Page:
I’m reluctant to define “care” too precisely. A topic you care a lot about is one that you, well, care a lot about, whether or not you work on it yourself. A topic you think ecologists collectively should care a lot about is a topic you think ecologists should devote a lot of research effort towards, should probably teach to students, etc. Conversely, a topic you think ecologists shouldn’t care about is one that you think nobody should research any more, maybe shouldn’t teach to students, etc.

Note that your own personal level of care about the topic might or might not match how much you think other ecologists should care.

Please skip any topic that you’ve never heard of.

As always, this poll isn’t a rigorous random sample from any well-defined population. It’s intended as a fun conversation starter. Looking forward to your responses! 🙂

19 thoughts on “Poll: which classic ecological topics do ecologists still care about? (UPDATE: poll now closed)

  1. I’m especially keen about fairly classical things (some of which you don’t have listed, unless they fall under one of these and I’m not as familiar with the contemporary definitions). Specifically, population synchronization and the paradox of enrichment. I suppose both are broadly related to population cycles, or some kinds of metapopulation models, but I’m curious if these things are still of contemporary interest (I assume so for the former but not as much for the latter).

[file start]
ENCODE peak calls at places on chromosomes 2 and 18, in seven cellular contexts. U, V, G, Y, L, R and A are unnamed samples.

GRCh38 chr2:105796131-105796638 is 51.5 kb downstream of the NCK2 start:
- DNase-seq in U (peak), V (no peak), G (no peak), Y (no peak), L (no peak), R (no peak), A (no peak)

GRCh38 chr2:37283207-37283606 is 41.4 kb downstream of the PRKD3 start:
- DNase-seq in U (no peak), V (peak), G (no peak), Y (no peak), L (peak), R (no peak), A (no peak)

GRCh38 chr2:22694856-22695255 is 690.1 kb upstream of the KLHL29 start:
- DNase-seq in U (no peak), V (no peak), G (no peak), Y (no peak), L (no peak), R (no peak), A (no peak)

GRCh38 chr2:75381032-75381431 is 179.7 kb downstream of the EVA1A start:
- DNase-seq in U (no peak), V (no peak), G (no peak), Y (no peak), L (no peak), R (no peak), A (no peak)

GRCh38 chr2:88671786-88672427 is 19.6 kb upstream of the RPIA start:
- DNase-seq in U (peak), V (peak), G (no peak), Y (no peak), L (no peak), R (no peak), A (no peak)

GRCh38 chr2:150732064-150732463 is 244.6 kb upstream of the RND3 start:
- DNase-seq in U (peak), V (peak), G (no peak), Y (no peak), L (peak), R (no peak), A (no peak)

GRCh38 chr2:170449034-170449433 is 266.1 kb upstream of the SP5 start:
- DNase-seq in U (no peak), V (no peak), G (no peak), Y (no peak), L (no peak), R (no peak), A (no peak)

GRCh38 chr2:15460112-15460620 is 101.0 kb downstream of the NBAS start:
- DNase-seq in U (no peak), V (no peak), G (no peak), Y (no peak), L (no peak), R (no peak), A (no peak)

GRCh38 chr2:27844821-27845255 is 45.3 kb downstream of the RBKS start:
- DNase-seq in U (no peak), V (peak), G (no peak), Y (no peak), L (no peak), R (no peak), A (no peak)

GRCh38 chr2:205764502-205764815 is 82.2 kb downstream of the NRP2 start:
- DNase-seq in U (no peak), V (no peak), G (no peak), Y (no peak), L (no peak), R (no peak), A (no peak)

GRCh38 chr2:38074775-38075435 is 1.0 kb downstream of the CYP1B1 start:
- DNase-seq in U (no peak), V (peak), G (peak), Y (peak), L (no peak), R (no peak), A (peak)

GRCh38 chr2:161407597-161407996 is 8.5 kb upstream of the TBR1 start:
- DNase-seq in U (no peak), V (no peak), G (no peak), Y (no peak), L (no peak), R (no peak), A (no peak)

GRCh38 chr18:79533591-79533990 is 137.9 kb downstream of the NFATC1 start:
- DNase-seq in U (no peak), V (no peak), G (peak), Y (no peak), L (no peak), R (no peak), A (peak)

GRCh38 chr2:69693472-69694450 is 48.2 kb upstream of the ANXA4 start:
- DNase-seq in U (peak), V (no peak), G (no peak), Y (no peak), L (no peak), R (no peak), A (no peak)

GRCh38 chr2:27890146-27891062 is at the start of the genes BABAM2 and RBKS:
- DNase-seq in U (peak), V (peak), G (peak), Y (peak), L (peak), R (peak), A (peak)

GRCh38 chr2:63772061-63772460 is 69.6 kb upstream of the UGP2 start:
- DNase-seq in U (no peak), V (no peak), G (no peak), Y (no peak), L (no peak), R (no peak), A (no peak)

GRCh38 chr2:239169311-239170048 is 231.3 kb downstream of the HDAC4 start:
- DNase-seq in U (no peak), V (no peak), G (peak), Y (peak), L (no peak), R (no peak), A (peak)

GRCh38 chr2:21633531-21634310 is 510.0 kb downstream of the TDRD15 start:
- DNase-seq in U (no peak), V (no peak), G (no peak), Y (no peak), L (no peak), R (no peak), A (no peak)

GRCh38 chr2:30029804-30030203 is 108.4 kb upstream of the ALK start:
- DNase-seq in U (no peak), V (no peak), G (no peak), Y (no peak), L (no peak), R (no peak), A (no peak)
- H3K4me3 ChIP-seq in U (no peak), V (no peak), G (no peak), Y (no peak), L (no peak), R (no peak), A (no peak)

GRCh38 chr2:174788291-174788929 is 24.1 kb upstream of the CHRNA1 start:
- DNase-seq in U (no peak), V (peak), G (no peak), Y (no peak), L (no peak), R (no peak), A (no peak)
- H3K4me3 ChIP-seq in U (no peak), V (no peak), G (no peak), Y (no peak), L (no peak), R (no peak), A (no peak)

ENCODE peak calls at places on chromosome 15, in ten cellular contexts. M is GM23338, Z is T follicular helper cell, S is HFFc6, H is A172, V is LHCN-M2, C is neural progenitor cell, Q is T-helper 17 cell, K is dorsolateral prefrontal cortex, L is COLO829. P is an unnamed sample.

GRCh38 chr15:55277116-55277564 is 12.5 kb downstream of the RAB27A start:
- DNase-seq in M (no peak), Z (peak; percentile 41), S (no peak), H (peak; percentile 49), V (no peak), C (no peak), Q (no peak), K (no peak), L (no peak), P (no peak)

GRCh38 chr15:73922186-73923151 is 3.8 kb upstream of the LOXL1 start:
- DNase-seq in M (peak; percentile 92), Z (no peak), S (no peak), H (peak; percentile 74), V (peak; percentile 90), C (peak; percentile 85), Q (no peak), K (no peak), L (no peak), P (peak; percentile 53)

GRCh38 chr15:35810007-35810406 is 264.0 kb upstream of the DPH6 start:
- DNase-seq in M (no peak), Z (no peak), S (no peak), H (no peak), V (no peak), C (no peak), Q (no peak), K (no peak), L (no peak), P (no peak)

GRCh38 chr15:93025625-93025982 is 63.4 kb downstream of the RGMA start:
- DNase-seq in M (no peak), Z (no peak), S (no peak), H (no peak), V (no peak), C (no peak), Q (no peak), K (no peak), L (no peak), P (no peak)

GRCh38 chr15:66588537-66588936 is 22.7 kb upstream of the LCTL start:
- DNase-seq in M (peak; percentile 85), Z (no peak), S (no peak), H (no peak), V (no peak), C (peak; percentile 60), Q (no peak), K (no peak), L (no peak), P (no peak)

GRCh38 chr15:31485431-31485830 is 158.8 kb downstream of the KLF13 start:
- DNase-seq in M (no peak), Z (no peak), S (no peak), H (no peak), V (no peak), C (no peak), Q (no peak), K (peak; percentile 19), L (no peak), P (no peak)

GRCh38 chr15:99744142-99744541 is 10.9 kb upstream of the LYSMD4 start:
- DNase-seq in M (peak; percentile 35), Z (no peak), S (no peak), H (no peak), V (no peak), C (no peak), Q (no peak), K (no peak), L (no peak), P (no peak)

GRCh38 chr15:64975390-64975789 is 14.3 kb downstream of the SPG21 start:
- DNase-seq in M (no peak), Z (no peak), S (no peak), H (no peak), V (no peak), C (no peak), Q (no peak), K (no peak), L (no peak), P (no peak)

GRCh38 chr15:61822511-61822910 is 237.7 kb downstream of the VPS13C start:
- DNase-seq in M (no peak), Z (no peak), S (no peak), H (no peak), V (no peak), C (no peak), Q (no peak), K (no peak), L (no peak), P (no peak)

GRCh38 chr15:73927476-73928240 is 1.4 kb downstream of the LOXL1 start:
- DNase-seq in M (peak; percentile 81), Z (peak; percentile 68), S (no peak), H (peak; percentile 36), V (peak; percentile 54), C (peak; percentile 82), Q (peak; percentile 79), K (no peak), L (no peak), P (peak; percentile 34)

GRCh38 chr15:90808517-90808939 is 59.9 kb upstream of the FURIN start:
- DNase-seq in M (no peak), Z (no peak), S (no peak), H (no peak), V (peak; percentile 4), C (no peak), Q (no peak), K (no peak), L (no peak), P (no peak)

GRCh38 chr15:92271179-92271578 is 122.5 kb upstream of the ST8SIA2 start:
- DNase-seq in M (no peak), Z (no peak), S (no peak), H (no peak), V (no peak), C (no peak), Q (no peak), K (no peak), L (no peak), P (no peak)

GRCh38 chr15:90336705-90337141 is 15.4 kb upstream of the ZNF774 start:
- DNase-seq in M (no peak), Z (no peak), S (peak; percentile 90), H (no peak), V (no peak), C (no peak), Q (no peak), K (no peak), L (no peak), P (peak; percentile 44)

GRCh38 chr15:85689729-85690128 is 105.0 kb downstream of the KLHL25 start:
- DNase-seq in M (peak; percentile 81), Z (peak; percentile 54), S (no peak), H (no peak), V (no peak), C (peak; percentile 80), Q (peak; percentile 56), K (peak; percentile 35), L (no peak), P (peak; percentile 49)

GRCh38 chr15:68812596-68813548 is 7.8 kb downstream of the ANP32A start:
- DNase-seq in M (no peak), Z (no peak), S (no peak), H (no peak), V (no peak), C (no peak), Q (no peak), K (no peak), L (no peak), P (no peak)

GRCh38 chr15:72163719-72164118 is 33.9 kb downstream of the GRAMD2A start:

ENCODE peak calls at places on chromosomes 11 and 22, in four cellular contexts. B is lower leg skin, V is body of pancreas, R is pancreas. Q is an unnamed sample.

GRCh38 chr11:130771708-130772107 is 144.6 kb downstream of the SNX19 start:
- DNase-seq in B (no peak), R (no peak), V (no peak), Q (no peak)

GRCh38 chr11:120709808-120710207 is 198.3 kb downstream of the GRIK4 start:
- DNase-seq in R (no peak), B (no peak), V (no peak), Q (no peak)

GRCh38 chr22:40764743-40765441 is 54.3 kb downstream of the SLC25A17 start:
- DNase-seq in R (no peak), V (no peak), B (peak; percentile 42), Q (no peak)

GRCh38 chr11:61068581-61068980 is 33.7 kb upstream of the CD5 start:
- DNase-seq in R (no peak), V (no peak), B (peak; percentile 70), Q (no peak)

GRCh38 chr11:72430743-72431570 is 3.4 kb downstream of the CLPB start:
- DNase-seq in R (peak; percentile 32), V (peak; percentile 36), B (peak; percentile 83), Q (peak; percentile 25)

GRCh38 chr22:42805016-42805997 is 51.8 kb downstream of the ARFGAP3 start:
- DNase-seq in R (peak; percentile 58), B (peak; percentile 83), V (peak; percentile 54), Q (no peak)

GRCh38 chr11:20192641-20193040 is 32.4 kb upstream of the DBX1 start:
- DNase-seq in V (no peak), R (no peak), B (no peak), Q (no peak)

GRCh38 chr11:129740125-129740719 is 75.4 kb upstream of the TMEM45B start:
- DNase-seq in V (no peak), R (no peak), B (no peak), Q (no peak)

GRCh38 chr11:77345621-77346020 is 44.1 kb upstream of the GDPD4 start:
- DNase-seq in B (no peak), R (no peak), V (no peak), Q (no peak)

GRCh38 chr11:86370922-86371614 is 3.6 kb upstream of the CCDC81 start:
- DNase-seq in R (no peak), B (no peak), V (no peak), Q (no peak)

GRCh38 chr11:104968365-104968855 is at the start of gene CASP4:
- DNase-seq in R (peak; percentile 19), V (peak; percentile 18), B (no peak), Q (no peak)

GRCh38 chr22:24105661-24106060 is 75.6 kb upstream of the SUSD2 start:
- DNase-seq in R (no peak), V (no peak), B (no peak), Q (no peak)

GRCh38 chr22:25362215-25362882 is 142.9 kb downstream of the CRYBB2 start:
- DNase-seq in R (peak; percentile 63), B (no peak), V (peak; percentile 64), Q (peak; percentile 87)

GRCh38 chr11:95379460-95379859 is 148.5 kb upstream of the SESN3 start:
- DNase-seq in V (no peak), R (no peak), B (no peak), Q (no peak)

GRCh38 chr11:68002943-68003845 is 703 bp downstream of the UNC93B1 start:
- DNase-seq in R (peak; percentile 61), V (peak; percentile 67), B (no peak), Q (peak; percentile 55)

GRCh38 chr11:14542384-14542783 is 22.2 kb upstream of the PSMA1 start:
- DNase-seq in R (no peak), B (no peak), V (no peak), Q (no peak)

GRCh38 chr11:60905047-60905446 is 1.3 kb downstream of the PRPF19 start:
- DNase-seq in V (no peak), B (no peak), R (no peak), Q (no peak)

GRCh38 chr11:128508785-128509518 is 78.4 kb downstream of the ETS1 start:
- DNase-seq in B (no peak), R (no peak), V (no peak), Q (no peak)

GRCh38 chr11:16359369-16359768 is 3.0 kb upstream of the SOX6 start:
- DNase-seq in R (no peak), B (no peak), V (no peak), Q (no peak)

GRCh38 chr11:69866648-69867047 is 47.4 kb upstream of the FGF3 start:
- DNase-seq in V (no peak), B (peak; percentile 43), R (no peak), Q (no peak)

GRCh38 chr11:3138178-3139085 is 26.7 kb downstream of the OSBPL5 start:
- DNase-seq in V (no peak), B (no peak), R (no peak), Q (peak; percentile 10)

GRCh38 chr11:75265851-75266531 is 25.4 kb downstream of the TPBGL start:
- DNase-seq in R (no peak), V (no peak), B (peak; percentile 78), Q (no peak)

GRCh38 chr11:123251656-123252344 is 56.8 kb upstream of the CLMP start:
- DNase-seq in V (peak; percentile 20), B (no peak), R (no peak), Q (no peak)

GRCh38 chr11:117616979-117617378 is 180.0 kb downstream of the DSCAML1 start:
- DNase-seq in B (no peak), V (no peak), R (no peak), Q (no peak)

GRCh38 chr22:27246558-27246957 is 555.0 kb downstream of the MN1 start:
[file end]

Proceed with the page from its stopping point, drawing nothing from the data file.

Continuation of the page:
• Yeah, I didn’t list spatial synchrony. I personally am very interested in it, but I thought it was too specialized a topic to be worth listing in a poll like this.

      Paradox of enrichment would’ve been a good one! I just forgot it.

      • Nope; there is no way one can discuss r/k selection without deep reference to age structured life history evolution; with and without density dependence.

      • Why do you have to discuss r/K selection at all? Why not just teach and research life history evolution using the modern theoretical framework? Isn’t r/K selection just a now-outdated “first draft” of the modern framework?